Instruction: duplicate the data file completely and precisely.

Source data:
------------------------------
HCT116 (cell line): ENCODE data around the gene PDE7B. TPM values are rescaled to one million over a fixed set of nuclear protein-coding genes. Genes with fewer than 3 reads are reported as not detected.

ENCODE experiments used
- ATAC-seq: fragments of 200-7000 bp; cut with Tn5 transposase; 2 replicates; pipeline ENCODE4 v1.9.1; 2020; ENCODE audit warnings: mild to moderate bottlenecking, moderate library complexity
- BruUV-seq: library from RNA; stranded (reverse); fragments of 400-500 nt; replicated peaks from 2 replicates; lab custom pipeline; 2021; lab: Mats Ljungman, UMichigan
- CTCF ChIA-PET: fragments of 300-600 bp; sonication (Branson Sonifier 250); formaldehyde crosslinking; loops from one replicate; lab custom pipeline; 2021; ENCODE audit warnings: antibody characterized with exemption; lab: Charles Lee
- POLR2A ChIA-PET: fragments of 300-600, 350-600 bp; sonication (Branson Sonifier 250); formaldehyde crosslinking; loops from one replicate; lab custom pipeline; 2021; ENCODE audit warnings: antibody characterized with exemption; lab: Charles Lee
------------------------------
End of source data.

HCT116 (cell line): ENCODE data around the gene PDE7B. TPM values are rescaled to one million over a fixed set of nuclear protein-coding genes. Genes with fewer than 3 reads are reported as not detected.

ENCODE experiments used
- ATAC-seq: fragments of 200-7000 bp; cut with Tn5 transposase; 2 replicates; pipeline ENCODE4 v1.9.1; 2020; ENCODE audit warnings: mild to moderate bottlenecking, moderate library complexity
- BruUV-seq: library from RNA; stranded (reverse); fragments of 400-500 nt; replicated peaks from 2 replicates; lab custom pipeline; 2021; lab: Mats Ljungman, UMichigan
- CTCF ChIA-PET: fragments of 300-600 bp; sonication (Branson Sonifier 250); formaldehyde crosslinking; loops from one replicate; lab custom pipeline; 2021; ENCODE audit warnings: antibody characterized with exemption; lab: Charles Lee
- POLR2A ChIA-PET: fragments of 300-600, 350-600 bp; sonication (Branson Sonifier 250); formaldehyde crosslinking; loops from one replicate; lab custom pipeline; 2021; ENCODE audit warnings: antibody characterized with exemption; lab: Charles Lee